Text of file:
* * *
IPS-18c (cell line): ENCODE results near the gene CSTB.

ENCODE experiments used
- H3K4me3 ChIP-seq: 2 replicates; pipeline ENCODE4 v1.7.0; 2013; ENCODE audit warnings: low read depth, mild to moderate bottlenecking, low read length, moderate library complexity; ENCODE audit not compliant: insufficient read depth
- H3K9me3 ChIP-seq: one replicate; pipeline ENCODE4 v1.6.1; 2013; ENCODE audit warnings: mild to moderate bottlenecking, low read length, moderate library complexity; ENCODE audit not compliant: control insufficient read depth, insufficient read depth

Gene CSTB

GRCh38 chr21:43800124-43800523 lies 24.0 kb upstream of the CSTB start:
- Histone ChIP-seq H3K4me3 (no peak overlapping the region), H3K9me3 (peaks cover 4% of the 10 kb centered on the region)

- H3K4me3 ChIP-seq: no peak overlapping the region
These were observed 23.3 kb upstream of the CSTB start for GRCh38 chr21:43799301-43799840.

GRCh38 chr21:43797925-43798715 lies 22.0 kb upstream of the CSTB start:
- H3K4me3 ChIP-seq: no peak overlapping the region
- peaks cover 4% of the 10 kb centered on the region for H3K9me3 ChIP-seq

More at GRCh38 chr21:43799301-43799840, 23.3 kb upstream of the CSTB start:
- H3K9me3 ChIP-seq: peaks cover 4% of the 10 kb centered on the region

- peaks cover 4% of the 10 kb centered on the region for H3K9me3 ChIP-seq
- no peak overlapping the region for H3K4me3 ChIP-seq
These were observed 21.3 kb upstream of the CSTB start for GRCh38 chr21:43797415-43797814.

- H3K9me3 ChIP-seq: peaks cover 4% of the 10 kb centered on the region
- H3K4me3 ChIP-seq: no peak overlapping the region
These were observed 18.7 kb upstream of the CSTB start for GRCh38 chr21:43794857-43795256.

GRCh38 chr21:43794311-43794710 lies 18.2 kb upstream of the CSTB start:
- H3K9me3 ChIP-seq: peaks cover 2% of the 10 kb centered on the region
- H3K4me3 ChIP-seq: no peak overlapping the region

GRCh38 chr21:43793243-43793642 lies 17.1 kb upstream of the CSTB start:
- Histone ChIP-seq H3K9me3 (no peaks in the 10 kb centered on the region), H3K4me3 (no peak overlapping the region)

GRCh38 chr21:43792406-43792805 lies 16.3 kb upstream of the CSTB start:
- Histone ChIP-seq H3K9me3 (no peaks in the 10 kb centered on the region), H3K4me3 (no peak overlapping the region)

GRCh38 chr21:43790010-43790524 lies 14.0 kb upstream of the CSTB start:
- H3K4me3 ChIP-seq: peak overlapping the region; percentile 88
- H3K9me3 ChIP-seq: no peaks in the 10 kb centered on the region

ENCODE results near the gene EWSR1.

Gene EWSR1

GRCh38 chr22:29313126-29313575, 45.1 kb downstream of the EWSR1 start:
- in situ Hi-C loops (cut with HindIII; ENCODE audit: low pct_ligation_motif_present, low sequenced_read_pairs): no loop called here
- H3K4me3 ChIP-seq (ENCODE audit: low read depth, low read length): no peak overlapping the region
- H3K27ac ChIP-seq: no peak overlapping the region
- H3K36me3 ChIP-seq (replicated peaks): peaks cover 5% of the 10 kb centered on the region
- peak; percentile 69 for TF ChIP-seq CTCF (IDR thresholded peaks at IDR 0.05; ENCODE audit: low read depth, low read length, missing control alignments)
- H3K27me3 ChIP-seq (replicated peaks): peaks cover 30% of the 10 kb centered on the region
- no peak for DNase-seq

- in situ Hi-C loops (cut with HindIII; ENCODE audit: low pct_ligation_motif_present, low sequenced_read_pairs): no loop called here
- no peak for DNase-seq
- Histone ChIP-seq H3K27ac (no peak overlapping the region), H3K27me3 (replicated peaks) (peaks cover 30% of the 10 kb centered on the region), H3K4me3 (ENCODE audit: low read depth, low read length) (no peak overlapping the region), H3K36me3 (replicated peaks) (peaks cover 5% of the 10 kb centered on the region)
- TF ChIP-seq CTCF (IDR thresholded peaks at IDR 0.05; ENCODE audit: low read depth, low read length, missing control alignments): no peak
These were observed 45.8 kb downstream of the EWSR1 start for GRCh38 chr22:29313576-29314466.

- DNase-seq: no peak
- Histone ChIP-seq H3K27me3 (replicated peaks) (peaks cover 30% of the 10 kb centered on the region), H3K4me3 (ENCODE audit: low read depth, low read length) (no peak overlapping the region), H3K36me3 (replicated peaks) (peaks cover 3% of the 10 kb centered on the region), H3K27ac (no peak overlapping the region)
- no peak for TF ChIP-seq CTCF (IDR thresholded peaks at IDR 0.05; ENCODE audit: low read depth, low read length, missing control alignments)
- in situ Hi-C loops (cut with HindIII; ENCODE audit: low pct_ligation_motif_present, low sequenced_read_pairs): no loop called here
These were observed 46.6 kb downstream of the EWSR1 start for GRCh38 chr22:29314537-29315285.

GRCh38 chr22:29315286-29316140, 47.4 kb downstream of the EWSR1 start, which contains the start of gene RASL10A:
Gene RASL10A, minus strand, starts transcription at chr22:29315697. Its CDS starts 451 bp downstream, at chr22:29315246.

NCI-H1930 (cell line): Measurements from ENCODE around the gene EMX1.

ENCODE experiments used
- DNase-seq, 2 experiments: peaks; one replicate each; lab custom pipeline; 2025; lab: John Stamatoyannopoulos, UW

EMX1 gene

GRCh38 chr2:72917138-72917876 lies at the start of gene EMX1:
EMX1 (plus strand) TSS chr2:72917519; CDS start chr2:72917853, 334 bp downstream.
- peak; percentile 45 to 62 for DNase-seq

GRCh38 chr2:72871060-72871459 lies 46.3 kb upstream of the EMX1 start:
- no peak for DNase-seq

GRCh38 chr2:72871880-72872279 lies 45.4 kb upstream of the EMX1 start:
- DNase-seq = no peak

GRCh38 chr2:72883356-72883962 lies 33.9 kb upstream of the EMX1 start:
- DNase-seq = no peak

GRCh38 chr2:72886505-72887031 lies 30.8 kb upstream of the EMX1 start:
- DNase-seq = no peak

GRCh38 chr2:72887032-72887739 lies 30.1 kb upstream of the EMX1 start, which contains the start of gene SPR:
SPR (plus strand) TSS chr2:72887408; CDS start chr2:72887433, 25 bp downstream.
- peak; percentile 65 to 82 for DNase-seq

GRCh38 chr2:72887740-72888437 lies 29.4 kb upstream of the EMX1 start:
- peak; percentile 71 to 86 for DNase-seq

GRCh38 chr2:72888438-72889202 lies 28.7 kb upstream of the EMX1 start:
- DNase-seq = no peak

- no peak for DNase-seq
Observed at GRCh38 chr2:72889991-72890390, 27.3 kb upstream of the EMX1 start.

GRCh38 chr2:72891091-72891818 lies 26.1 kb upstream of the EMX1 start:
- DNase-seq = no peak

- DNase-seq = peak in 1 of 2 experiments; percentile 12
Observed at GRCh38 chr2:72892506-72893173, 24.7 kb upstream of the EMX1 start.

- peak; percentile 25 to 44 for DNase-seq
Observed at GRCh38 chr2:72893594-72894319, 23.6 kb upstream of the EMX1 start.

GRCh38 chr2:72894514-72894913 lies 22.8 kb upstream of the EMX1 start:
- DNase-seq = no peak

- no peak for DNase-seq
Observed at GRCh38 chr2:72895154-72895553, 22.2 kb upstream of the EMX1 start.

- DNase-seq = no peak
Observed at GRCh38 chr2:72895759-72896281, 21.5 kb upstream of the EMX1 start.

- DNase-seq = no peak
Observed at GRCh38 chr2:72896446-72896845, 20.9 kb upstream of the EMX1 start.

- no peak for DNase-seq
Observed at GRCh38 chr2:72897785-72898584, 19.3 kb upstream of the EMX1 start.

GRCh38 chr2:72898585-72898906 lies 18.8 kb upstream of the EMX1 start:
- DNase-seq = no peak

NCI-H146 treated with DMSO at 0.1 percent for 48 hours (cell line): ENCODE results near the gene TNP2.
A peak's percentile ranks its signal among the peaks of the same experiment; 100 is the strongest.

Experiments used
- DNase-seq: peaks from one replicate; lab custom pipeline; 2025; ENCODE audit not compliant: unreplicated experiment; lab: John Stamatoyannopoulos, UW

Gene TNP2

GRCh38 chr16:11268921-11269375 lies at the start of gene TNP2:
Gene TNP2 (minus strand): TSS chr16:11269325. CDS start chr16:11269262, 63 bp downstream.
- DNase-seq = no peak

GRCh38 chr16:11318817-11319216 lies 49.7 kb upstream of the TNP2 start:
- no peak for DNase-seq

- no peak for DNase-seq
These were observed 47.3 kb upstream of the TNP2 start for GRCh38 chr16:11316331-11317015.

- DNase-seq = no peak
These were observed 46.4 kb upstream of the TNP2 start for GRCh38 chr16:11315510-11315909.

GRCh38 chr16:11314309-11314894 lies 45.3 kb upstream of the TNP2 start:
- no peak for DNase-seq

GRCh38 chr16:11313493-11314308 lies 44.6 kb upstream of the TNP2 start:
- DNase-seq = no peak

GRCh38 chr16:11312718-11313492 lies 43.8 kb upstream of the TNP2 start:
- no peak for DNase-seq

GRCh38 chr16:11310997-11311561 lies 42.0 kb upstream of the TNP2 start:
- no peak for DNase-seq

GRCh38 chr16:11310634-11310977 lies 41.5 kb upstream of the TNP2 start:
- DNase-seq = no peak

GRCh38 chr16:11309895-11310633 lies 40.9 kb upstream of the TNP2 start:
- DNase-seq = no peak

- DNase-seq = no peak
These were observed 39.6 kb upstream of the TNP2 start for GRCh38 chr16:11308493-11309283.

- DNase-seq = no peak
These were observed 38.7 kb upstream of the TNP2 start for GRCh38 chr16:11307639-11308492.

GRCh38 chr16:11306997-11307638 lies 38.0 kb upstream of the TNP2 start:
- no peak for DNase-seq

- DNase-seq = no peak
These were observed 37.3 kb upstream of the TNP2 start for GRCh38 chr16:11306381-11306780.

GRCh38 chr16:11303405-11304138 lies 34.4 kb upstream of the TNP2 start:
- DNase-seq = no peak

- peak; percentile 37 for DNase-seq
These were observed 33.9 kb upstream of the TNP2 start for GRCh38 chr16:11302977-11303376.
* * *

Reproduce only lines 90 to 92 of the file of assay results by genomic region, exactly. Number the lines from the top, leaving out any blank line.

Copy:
Observed at GRCh38 chr2:72896446-72896845, 20.9 kb upstream of the EMX1 start.

- no peak for DNase-seq
Observed at GRCh38 chr2:72897785-72898584, 19.3 kb upstream of the EMX1 start.